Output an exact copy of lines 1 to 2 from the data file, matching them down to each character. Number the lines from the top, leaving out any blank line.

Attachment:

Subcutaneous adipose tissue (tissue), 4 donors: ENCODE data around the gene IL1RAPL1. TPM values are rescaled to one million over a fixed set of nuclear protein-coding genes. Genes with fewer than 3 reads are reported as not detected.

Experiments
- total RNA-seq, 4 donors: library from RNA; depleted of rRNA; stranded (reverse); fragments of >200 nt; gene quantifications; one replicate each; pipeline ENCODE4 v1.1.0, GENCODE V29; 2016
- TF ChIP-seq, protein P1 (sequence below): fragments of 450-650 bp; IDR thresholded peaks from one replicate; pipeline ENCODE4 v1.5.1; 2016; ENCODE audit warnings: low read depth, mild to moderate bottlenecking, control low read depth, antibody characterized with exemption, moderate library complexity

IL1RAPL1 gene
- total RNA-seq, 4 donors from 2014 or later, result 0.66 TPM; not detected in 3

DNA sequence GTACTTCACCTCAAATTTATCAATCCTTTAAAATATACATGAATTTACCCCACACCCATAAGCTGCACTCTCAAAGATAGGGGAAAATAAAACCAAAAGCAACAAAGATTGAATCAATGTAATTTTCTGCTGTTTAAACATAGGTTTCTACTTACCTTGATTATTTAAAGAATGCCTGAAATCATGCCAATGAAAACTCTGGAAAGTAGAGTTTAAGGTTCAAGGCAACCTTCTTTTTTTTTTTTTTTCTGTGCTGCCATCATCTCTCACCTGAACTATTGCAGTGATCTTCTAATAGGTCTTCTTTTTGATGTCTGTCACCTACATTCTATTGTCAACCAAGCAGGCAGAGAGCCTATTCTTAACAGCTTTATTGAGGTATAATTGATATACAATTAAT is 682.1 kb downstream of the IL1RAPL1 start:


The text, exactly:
Subcutaneous adipose tissue (tissue), 4 donors: ENCODE data around the gene IL1RAPL1. TPM values are rescaled to one million over a fixed set of nuclear protein-coding genes. Genes with fewer than 3 reads are reported as not detected.

Experiments